What is a runner’s knee?
Runner’s knee, also known as patellofemoral pain syndrome, is a condition characterized by dull pain around the front of the knee (patella) where it connects with the lower end of the thigh bone (femur). As the name suggests, runner’s knee is a common ailment among runners. However, it can also affect anyone who participates in activities that require a lot of knee bending, such as walking, biking, and jumping. “Runner’s knee” is a loose term for several disorders that cause pain around the front of the knee
What causes runner’s knee?
A number of factors can contribute to runner’s knee, including:
- Overuse from excessive training or repeated bending of the knee
- Misalignment of the kneecap
- Flat feet, which may cause the arches of your feet to collapse
- Tightness, imbalance, or weakness of thigh muscles
What are the symptoms of runner’s knee?
The most common symptoms of runner’s knee include:
- Popping or grinding sensations in the knee
- Tender feeling when touching the kneecap
- Pain in and around the kneecap after activity or when bending the knee
How is runner’s knee diagnosed?
To diagnose runner’s knee, your doctor will give you a thorough physical exam and ask questions about where and when the pain appears. The diagnosis may be confirmed by x-rays or an MRI (magnetic resonance imaging).
How is runner’s knee treated?
Minor to moderate cases of runner’s knee should heal on their own given time. There are steps you can take to speed healing, including:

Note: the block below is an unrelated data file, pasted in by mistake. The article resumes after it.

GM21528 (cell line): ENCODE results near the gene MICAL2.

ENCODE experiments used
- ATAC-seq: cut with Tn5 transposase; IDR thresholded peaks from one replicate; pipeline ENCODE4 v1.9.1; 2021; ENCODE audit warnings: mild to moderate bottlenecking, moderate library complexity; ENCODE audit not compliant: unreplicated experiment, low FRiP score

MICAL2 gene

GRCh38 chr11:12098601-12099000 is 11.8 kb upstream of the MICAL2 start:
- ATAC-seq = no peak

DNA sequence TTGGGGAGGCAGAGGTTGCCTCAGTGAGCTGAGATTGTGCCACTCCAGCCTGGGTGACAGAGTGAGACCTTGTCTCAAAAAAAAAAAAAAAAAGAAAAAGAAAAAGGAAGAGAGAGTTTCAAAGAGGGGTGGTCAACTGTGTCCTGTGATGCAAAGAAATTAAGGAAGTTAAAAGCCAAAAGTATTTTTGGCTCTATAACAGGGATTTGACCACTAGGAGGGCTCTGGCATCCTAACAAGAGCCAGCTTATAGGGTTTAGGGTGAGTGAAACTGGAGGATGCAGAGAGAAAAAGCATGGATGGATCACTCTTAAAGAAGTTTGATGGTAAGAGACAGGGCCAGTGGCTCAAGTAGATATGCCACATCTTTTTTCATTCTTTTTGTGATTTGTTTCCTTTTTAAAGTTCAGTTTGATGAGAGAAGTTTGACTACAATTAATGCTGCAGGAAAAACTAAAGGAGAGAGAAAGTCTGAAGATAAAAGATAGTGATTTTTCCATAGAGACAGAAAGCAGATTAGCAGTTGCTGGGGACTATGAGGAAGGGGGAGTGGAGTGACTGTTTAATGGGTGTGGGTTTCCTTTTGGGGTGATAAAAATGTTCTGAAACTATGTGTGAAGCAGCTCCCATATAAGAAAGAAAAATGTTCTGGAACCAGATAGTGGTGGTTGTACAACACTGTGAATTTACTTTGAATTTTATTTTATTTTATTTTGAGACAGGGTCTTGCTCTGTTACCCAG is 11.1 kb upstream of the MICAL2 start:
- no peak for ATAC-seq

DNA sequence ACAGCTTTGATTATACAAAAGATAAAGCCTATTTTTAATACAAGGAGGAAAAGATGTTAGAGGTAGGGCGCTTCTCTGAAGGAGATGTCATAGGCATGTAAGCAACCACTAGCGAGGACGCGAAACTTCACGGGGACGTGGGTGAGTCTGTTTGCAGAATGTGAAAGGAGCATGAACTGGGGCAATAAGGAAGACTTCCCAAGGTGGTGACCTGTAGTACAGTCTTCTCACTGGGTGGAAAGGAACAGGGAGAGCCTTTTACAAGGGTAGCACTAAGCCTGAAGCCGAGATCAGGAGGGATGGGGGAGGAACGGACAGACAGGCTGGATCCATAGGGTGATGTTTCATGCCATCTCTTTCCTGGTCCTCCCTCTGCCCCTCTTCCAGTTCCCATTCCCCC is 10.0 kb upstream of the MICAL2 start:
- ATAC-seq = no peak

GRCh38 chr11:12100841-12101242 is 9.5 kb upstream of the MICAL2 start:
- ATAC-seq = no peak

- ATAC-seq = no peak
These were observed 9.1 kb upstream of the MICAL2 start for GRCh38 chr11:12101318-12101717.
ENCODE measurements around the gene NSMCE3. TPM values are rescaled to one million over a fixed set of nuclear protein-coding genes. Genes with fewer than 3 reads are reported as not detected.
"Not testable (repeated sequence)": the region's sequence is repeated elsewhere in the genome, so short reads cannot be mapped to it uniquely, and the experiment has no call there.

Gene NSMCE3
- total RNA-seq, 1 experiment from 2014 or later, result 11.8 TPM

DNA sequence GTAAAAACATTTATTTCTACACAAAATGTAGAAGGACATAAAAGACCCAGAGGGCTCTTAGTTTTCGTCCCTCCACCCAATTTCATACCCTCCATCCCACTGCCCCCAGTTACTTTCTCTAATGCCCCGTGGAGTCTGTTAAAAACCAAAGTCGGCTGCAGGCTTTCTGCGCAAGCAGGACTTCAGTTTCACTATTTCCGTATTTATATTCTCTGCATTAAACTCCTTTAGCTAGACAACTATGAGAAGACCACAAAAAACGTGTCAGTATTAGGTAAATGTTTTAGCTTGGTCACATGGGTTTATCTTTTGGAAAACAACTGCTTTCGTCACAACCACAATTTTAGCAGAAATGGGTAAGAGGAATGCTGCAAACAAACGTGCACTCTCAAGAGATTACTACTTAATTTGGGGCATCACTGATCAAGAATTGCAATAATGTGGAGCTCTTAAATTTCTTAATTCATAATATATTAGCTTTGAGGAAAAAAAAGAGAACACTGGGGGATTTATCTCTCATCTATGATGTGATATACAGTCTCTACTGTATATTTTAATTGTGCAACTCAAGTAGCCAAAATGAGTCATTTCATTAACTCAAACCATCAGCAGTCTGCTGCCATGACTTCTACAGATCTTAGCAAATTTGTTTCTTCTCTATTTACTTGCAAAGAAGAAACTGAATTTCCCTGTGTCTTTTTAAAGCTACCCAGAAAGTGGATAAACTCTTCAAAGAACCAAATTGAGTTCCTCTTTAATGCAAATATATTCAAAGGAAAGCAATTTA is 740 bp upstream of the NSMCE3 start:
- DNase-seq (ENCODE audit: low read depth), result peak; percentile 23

- Resting your knee
- Icing your knee for 20-30 minutes every 3-4 hours
- Compressing your knee with elastic bandages, straps, or sleeves
- Elevating your knee
- Taking anti-inflammatory painkillers, such as Advil, Aleve, or Motrin
- Performing stretching and strengthening exercises
- Getting arch supports (orthotics) to help with flat feet
- Getting physical therapy
Surgery may be needed in severe cases of runner’s knee. A surgeon can remove damaged cartilage or correct the position of the kneecap so that stress will be distributed evenly.
Are there things I can do to prevent runner’s knee?
Yes, you can prevent runner’s knee by staying in good shape (less weight means less stress on your knees), stretching well before exercising, increasing training gradually, using proper running gear, and making sure your running form is proper.
Summit Orthopedics hand surgeon Lauren Smith, M.D., discusses some of the most common reasons for hand surgery among athletes of any sport.
We spoke with Summit sports medicine surgeon Mikhail Klimstra, M.D., about what you can do to get the best result from your total knee replacement.
Summit sports medicine surgeon Mikhail Klimstra, M.D., discusses what’s next when an athlete has a knee ligament injury.